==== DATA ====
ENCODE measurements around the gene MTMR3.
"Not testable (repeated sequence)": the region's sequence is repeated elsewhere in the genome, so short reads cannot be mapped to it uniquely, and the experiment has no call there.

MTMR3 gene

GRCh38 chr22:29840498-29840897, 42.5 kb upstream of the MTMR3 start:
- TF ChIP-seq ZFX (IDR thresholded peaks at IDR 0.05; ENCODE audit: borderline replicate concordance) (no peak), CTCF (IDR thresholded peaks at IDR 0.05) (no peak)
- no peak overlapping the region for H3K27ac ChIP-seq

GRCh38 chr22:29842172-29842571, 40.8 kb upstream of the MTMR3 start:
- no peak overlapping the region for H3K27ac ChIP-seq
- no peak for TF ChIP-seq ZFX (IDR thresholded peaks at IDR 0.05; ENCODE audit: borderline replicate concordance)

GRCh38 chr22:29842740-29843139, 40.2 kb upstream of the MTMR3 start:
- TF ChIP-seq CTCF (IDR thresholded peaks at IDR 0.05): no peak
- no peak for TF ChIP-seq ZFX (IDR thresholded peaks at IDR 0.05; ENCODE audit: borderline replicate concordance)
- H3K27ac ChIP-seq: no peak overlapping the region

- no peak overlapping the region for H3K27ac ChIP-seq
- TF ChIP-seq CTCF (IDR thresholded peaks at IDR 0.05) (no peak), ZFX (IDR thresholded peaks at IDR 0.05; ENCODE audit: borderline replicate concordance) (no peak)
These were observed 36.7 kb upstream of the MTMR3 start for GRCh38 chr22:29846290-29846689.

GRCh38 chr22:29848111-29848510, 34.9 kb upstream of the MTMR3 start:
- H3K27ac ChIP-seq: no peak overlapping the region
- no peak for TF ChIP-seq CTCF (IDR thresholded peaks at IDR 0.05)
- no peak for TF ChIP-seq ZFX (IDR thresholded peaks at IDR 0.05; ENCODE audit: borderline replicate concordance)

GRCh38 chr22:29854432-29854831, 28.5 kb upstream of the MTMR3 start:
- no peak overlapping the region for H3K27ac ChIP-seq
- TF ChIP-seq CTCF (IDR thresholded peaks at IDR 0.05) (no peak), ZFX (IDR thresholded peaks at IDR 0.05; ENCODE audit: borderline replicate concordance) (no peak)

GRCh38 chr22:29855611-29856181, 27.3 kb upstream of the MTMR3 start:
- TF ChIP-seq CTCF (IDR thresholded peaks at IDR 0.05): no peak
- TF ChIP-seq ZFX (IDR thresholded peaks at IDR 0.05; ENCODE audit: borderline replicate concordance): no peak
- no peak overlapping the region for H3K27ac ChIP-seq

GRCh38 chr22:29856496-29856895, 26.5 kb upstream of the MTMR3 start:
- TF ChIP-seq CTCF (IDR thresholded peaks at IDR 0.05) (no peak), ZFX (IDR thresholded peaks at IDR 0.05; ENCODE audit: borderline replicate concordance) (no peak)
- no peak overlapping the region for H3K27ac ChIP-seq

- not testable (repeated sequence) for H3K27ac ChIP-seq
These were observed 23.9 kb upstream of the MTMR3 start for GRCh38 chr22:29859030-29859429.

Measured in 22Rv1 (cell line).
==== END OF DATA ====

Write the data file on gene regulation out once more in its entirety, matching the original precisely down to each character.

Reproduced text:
ENCODE measurements around the gene MTMR3.
"Not testable (repeated sequence)": the region's sequence is repeated elsewhere in the genome, so short reads cannot be mapped to it uniquely, and the experiment has no call there.

MTMR3 gene

GRCh38 chr22:29840498-29840897, 42.5 kb upstream of the MTMR3 start:
- TF ChIP-seq ZFX (IDR thresholded peaks at IDR 0.05; ENCODE audit: borderline replicate concordance) (no peak), CTCF (IDR thresholded peaks at IDR 0.05) (no peak)
- no peak overlapping the region for H3K27ac ChIP-seq

GRCh38 chr22:29842172-29842571, 40.8 kb upstream of the MTMR3 start:
- no peak overlapping the region for H3K27ac ChIP-seq
- no peak for TF ChIP-seq ZFX (IDR thresholded peaks at IDR 0.05; ENCODE audit: borderline replicate concordance)

GRCh38 chr22:29842740-29843139, 40.2 kb upstream of the MTMR3 start:
- TF ChIP-seq CTCF (IDR thresholded peaks at IDR 0.05): no peak
- no peak for TF ChIP-seq ZFX (IDR thresholded peaks at IDR 0.05; ENCODE audit: borderline replicate concordance)
- H3K27ac ChIP-seq: no peak overlapping the region

- no peak overlapping the region for H3K27ac ChIP-seq
- TF ChIP-seq CTCF (IDR thresholded peaks at IDR 0.05) (no peak), ZFX (IDR thresholded peaks at IDR 0.05; ENCODE audit: borderline replicate concordance) (no peak)
These were observed 36.7 kb upstream of the MTMR3 start for GRCh38 chr22:29846290-29846689.

GRCh38 chr22:29848111-29848510, 34.9 kb upstream of the MTMR3 start:
- H3K27ac ChIP-seq: no peak overlapping the region
- no peak for TF ChIP-seq CTCF (IDR thresholded peaks at IDR 0.05)
- no peak for TF ChIP-seq ZFX (IDR thresholded peaks at IDR 0.05; ENCODE audit: borderline replicate concordance)

GRCh38 chr22:29854432-29854831, 28.5 kb upstream of the MTMR3 start:
- no peak overlapping the region for H3K27ac ChIP-seq
- TF ChIP-seq CTCF (IDR thresholded peaks at IDR 0.05) (no peak), ZFX (IDR thresholded peaks at IDR 0.05; ENCODE audit: borderline replicate concordance) (no peak)

GRCh38 chr22:29855611-29856181, 27.3 kb upstream of the MTMR3 start:
- TF ChIP-seq CTCF (IDR thresholded peaks at IDR 0.05): no peak
- TF ChIP-seq ZFX (IDR thresholded peaks at IDR 0.05; ENCODE audit: borderline replicate concordance): no peak
- no peak overlapping the region for H3K27ac ChIP-seq

GRCh38 chr22:29856496-29856895, 26.5 kb upstream of the MTMR3 start:
- TF ChIP-seq CTCF (IDR thresholded peaks at IDR 0.05) (no peak), ZFX (IDR thresholded peaks at IDR 0.05; ENCODE audit: borderline replicate concordance) (no peak)
- no peak overlapping the region for H3K27ac ChIP-seq

- not testable (repeated sequence) for H3K27ac ChIP-seq
These were observed 23.9 kb upstream of the MTMR3 start for GRCh38 chr22:29859030-29859429.

Measured in 22Rv1 (cell line).